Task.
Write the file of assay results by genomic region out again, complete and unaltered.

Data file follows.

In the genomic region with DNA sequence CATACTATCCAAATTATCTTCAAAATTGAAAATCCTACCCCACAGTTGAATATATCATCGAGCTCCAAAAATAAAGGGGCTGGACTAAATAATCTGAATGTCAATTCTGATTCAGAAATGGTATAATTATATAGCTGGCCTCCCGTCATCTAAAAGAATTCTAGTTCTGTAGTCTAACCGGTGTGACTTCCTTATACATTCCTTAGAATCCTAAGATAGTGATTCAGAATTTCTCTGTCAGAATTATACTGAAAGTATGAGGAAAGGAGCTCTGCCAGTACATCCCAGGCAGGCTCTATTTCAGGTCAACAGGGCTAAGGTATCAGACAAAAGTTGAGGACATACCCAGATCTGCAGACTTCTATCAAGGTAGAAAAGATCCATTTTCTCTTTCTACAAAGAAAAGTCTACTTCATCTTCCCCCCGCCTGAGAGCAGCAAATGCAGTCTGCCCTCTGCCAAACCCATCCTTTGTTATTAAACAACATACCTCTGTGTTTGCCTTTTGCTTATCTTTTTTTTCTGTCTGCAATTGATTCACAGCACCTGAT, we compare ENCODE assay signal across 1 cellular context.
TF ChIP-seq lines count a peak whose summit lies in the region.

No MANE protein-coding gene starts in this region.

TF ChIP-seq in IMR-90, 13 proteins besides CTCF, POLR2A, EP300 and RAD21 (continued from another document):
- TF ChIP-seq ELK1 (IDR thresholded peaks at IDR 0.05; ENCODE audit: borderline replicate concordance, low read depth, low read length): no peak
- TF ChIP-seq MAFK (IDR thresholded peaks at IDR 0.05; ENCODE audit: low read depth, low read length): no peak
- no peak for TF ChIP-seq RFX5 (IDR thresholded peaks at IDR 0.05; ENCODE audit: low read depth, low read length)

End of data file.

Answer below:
In the genomic region with DNA sequence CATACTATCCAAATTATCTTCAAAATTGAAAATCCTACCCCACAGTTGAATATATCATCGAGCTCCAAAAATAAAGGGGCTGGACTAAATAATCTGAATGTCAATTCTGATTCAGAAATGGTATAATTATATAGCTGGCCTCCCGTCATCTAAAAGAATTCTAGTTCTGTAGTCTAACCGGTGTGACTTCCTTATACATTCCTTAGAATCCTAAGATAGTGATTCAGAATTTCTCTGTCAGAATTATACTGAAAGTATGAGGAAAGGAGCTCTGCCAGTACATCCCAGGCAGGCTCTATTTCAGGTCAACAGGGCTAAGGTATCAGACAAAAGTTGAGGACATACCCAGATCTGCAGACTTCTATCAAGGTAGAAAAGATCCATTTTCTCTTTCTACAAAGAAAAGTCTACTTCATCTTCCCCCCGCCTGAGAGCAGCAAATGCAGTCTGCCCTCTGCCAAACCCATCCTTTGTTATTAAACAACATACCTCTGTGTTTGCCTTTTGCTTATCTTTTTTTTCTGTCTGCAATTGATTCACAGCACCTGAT, we compare ENCODE assay signal across 1 cellular context.
TF ChIP-seq lines count a peak whose summit lies in the region.

No MANE protein-coding gene starts in this region.

TF ChIP-seq in IMR-90, 13 proteins besides CTCF, POLR2A, EP300 and RAD21 (continued from another document):
- TF ChIP-seq ELK1 (IDR thresholded peaks at IDR 0.05; ENCODE audit: borderline replicate concordance, low read depth, low read length): no peak
- TF ChIP-seq MAFK (IDR thresholded peaks at IDR 0.05; ENCODE audit: low read depth, low read length): no peak
- no peak for TF ChIP-seq RFX5 (IDR thresholded peaks at IDR 0.05; ENCODE audit: low read depth, low read length)